Wouldn’t it be great if we could tell if someone was lying to us?
Research shows that within five minutes of meeting someone, we can often evaluate them with 70 percent accuracy. Although that seems effective, the remaining 30 percent can be costly.
Entrepreneurs and leaders need to be game-ready when they approach a prospective client, walk into a board meeting, or chat with co-workers. If they know how to read people they will notice when inconsistencies arise so they can get insight into what is really going on.
To be a successful undercover FBI agent, I had to learn how to read people within minutes—and failing to accurately evaluate the person in front of me could jeopardize an entire assignment.
Detecting lies is hard work, and there is no single magic indicator, but here are two things you shouldknow:
- Accurately reading body language is important if you want to avoid being scammed or deceived. Approximately 55% of what we convey when we speak comes from body language.
- Conversations are a string of words and gestures put together to create meaning. One word or gesture, by itself, can mean many things, or nothing. It’s only when we put them together that they have meaning. Nonverbal gestures come in clusters so it’s important to observe a person’s initial cluster of gestures to establish a norm.
It’s a serious error to interpret a solitary gesture. Scratching the head can mean confusion or it could indicate a serious case of dandruff. Many people punctuate with constant gestures and movement while others are relatively still. They key is to notice how these gestures change during a conversation.
Here are 3 areas to pay particular attention to if you want to read people like an FBI agent:
1. Hands Are A Gold Mine
There are more nerve connections between the hands and the brain than between any other parts of the body.
Our brain is hardwired to engage our hands to accurately communicate our emotions, thoughts, and feelings.
TIPS on how to read people:
- Hand steepling (placing the tips of your fingers together similar to praying) indicates that you are confident of your thoughts or situation.
- Clenching hands is a universal way of showing stress or concern.
- Stroking the neck with one finger is a sign of less than normal confidence and is a subconscious way of relieving stress (the common number of strokes with a single finger is 5).
2. Always Believe The Feet
As unglamorous as it sounds, feet are the most honest part of the body. Children and adults alike bounce up and down when they see someone, or something, that makes them happy.
I once met with an individual whom I suspected had contact with a Russian spy. Initially, his answers were forthcoming and his body language was relaxed. However, when I moved the conversation toward the Russian spy, he uncrossed his legs and sat with his feet flat on floor with ankles locked. Again, this didn’t mean he was lying, but it did indicate he became stressed at the point in the conversation when we started talking about the Russian.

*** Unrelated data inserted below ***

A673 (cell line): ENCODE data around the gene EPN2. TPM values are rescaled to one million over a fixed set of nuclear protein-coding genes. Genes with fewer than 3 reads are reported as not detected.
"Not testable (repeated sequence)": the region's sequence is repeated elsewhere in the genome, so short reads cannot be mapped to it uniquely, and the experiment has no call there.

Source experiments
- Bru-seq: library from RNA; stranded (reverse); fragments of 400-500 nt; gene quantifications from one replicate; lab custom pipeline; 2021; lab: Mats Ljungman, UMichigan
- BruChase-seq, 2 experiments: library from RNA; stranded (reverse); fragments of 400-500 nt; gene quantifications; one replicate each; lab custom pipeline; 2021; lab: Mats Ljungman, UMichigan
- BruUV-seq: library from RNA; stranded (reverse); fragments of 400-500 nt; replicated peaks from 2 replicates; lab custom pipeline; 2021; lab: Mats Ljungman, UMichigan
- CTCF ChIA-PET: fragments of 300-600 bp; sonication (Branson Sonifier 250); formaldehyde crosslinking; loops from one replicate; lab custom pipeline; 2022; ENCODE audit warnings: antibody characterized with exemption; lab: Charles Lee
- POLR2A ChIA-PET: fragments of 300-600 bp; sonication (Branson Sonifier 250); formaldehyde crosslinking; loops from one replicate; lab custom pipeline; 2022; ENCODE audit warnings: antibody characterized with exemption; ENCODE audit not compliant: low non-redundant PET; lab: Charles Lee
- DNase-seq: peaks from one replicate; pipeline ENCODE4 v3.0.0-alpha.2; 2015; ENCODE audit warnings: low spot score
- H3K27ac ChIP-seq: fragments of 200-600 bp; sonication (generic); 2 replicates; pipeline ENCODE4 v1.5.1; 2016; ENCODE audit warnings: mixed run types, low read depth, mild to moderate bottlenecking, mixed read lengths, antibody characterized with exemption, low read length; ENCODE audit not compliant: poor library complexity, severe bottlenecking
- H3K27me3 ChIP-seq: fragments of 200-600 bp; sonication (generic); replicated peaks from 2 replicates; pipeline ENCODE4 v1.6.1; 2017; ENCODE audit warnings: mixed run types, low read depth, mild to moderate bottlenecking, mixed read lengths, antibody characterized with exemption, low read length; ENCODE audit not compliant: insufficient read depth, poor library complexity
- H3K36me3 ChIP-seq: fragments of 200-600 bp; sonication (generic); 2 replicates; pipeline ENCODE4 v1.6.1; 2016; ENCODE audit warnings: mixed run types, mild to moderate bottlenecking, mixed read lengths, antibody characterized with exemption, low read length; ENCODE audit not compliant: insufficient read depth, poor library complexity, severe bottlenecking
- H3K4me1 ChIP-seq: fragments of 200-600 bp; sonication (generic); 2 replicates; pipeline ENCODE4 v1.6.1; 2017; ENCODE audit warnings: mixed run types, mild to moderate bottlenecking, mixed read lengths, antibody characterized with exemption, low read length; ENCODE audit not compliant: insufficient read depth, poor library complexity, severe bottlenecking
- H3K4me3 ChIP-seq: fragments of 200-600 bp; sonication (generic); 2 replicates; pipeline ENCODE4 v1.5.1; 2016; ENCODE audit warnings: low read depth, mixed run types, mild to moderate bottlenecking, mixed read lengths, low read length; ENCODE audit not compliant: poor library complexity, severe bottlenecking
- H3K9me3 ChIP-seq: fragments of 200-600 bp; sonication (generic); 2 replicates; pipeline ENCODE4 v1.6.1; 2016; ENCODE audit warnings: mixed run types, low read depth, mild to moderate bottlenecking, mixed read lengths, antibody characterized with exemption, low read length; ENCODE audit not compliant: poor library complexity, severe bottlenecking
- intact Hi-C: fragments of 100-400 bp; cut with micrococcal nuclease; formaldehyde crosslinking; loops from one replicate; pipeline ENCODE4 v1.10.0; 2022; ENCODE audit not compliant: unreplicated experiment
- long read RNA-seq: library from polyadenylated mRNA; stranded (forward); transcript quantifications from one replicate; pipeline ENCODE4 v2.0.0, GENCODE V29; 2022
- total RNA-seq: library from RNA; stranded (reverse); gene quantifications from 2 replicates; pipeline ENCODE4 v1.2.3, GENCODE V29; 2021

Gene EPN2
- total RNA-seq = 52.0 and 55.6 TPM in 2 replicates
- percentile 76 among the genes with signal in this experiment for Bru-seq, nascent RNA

In general, when in a negotiation or intense conversation, pay attention to crossed legs. Researchers have found that contract settlements increased greatly when both negotiators uncross their legs.
TIPS on how to read people:
- Jiggling of a leg once seated indicates that the person is uncomfortable or stressed with something that was said.
- Note: Some people always jiggle their leg, so notice when they start kicking—they are being asked something they don’t like.
- Locking ankles, one over the other, indicates the individual is mentally “biting their lip” and holding back a negative emotion, uncertainty, or fear.
- Note: In ankle locks, men tend to open their legs in a crotch display while women tend to hold their knees together
- Pointing feet toward the door or elevator is a sign they are looking for a way to end the conversation. Many times the body will be angled in the direction of the feet even though the person has turned their face toward us.
3. Be Wary Of Facial Expressions
A lot has been written about reading facial micro-expressions, and while they can be accurate, they can also be very deceiving.
I never relied on interpretation micro-expressions when working undercover to accurately assess what a person was thinking or saying. From our childhood we are told to “wipe that look off your face” and so we learn at a very early age to control our expressions.
TIPS on how to read people:
- Covering our mouth as children indicated we were being deceitful, but when adults are being deceitful, the hand is placed on the face in a nose-touch gesture. It can also mean they are being very careful in how they word their next response.
- Raising eyebrows is a sign that we are excited to see someone or are full of positive emotions we can’t hold back.
- Tilting our head is a powerful way of saying I am comfortable, receptive, and friendly. It’s very hard to do if we are around people we don’t like.
- Hand touching, face touching, crossing arms, and leaning away are all clues that, by themselves, mean nothing, but together they are a highly accurate signal of deceit.
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